cobweb in the dark at moments. At other times, bright and obvious as the red criss-crossed string of a movie manhunt over a map. Termed as I’ve put it, “an answer to a
prayer I’d never have let myself utter,” instead of the MA in Literature, I
applied to the MFA program in Poetry, and I got in.
In my friend’s living room a few weeks after I was accepted
and in process of heading down a path I’d no idea to where, cross-legged on the floor, we wrote down all the things that we
wanted to let go of – things that had brought us to the point where we were
now, but which we believed weren’t serving us any more. To honor those
characteristics and beliefs which had been necessary ‘til then, and then to
burn them as a symbol of surrender and release of them.
So many of my “let go of” qualities were about doing it “on my own,” feeling like I needed to or had to do it alone, or that I had to figure it out.
I wrote down, “I can’t” and I burned it.
When the ceremony was at its end (“ceremony” being us
burning several strips of paper over a bowl!), we wrote down what we wanted to
take with us, as we headed out from there. On one square of blue lined paper, I wrote what I wanted to
take with me from there, to Mills, to my future, to the world as I engage it
more fully:
We Can.
adulthood · balance · faith · growth · receiving · responsibility · self-support · the middle way · willingness

The 11th Hour

So, to get to the important info first, of course. The
internet-met coffee date was a bust. Not an ounce of chemistry on my end, so,
after about a half hour of waiting on the slowest coffee drinker in the world,
I declined the invitation to go to eat or to the park, and went on my way.
I’m glad I felt comfortable enough to do that, despite the
CREST FALLEN face when I replied,
Actually I think I’m going to go. That man is
not a poker player.
But, on my way I went. I caught a bus up to see a girl
friend of mine, and we had a sojourn to Ocean Beach. It was more than lovely.
Regarding the title of this blog however, I feel like I’m
here again. I’ve said in the past that usually what happens around money and
jobs is that “something comes through” in the 11th hour. This has
always been true, and despite my dire, apocalyptic belly-aching about the
sodium-laden brick, I haven’t eaten any Top Ramen in the last several years.
Part of what I’ve recognized though is that I come to a
point at some time during my “what am I going to do next”ness where I “go
rag-doll on G-d,” as my friend puts it. You know when you’re in a grocery store,
and a parent is holding hands with a child, and the child is cranky or tired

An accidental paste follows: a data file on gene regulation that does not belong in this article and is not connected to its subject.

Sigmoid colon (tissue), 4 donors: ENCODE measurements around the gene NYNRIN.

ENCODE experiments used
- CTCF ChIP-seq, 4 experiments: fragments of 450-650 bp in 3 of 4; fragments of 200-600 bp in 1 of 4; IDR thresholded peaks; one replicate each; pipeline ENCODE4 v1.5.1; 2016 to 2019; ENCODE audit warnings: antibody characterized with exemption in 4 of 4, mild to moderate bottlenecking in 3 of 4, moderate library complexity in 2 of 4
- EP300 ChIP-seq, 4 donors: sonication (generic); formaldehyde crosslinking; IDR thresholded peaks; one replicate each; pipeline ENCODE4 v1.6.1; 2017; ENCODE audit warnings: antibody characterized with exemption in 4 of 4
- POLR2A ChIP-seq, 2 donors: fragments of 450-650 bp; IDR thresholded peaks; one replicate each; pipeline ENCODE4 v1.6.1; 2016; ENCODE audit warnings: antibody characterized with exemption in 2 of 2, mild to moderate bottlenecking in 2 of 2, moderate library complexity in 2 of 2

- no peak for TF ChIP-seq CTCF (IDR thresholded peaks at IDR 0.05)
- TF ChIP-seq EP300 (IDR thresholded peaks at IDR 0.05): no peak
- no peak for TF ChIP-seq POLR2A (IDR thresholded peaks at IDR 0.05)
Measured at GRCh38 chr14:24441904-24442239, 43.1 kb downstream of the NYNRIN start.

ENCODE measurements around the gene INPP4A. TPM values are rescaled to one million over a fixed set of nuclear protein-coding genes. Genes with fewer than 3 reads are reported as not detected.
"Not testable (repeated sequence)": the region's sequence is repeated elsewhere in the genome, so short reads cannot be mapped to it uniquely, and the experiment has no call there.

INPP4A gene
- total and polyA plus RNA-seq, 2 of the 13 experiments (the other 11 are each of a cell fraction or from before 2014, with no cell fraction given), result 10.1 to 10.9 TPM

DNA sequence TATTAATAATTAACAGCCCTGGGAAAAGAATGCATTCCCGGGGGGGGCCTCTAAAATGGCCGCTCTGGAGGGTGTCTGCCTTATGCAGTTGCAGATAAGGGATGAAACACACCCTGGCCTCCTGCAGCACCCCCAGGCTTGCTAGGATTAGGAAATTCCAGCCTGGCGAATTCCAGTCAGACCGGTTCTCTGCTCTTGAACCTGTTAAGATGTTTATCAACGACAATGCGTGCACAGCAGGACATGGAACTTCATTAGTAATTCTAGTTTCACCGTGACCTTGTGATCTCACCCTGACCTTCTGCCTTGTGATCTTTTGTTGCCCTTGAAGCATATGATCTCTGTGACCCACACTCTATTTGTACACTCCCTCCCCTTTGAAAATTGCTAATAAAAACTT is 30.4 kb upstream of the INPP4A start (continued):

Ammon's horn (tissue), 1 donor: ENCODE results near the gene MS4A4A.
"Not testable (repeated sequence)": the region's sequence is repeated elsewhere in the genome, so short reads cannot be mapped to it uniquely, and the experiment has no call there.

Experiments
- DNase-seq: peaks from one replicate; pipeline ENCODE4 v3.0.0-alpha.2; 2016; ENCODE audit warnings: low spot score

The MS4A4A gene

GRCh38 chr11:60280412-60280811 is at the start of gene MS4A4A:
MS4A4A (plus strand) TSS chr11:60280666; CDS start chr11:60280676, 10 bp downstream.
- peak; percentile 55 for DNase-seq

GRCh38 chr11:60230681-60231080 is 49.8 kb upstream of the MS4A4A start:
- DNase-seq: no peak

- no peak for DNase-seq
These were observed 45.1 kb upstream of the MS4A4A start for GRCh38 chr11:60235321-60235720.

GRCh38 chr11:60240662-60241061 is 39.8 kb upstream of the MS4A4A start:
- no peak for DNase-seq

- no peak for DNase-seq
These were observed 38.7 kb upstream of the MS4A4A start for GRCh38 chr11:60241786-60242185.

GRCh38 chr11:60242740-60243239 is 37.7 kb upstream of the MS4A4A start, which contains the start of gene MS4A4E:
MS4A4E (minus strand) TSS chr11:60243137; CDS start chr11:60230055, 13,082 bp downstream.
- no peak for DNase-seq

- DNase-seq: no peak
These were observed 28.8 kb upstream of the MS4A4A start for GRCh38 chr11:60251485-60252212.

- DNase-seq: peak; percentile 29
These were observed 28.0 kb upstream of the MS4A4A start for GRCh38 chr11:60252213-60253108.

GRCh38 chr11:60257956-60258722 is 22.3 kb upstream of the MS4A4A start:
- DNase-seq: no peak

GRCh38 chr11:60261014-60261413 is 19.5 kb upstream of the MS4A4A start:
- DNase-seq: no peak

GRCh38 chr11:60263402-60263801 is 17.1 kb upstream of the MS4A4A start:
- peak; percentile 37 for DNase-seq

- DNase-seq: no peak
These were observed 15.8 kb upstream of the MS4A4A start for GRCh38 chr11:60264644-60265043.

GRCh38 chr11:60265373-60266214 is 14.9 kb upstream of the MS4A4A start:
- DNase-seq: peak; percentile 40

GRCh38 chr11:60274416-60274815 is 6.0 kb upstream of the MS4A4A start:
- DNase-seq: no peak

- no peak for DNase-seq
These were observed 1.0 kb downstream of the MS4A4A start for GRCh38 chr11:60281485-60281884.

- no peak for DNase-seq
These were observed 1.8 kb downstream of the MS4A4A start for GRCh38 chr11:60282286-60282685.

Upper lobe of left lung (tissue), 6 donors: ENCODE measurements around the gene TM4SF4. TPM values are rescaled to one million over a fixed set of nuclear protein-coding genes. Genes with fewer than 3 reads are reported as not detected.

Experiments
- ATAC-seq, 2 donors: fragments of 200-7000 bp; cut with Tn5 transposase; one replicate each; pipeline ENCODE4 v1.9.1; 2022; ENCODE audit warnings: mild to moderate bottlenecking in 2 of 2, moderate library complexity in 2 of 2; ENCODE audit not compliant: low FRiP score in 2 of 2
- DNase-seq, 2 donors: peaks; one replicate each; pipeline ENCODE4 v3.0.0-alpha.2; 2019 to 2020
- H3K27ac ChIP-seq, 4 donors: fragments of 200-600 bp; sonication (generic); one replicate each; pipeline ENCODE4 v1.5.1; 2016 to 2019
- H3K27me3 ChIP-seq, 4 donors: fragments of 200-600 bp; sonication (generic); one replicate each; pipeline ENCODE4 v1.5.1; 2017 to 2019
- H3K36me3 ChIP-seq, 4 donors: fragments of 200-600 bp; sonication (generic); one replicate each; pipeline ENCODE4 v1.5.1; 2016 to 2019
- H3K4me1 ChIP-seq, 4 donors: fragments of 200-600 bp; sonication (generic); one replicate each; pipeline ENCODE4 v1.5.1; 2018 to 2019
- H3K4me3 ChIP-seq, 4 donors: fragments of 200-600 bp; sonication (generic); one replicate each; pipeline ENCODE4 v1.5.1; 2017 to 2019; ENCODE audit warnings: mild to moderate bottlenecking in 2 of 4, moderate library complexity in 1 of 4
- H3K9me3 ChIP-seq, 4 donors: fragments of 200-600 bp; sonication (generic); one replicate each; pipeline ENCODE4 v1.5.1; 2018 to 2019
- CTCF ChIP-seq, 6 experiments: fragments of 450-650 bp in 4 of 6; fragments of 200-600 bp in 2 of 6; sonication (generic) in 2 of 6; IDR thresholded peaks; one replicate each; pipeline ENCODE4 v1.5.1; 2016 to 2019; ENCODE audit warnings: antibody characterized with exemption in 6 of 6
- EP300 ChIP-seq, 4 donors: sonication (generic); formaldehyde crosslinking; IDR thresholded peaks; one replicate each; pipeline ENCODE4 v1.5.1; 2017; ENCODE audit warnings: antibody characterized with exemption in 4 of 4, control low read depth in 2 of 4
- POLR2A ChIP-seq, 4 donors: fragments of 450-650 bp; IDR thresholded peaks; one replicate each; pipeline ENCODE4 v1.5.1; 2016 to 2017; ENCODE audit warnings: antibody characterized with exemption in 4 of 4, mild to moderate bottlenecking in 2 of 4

and doesn’t want to go or walk anymore, and the kid just goes limp. And has to
be dragged by the parent a few steps.
Yeah, that’s going ragdoll on G-d. It’s like, I’m not sure
what the fuck to do, so I’ll just let you pull me. That feeds back into the
whole “lack of self-esteem around jobs” though when I throw
up my hands, and just wait for the 11th hour – when I know
inevitably something will have to
happen. I really haven’t been dropped, ever.
But, I’m not comfortable doing that anymore. It makes me
feel young, and childish, and like a recipient, rather than an active
participant in my own life.
So, I guess I’m at the point of finding some sort of balance
between trying to “figure it out” and throwing up my hands in frustration and
impertinent surrender. “Alright, Universe, Fate, G-d, whatever you are, you obviously have some better idea about my life than I do, so HERE. Go
ahead. It’s all yours. Fuck it.”
The former makes me crazy, and the latter lacks integrity
& a fair balanced view.
So, what’s the middle way?
…*crickets*…
Perhaps it starts with the recognition that I don’t want to
do either. I am still taking action. Applying to jobs, looking at websites
around the country, trying not to be too limited, but not too focused, because
I really still have no f’ing idea where or when or why. It IS the 11th hour. June approaches, and my
bank account approaches zero.
So, how, in what sense-memory tells me is the “same place,” do I stand on my
two feet, and let myself be guided rather than dragged? How do I stand with
integrity and surrender?
Well, yesterday I did make a phone date with a girl friend bassist for this afternoon. I also did ask my theater instructor for an informational interview coffee date. And, I did show up to that date yesterday, not knowing what would happen, but being willing to try something new – and hideously uncomfortable (somehow, “we met on the internet” doesn’t make a great retelling…)
And, to be honest, I still have the hope that in the 11th
hour, there will be a miracle – because
there always is – but I don’t want to stand around waiting for it. I want to
meet it. That feels more “adult,” or humble, or something. More of value.
But, what do I know, I just work here.
Here’s to the middle way – letting go, but walking forward –
it may be into the dark, but my eyes will adjust. 
adulthood · authenticity · band · compassion · courage · dance · discovery · letting go · life · maturity · music · performance · persistence · poetry · receiving · responsibility · self-care · singing · surrender

Pulling a Carmen: 2

When I began this blog-a-day back in November of last year,
my first post was called “Pulling a Carmen,” as I’d been reading and was encouraged by her own blog-a-day postings. In the time since, sometimes I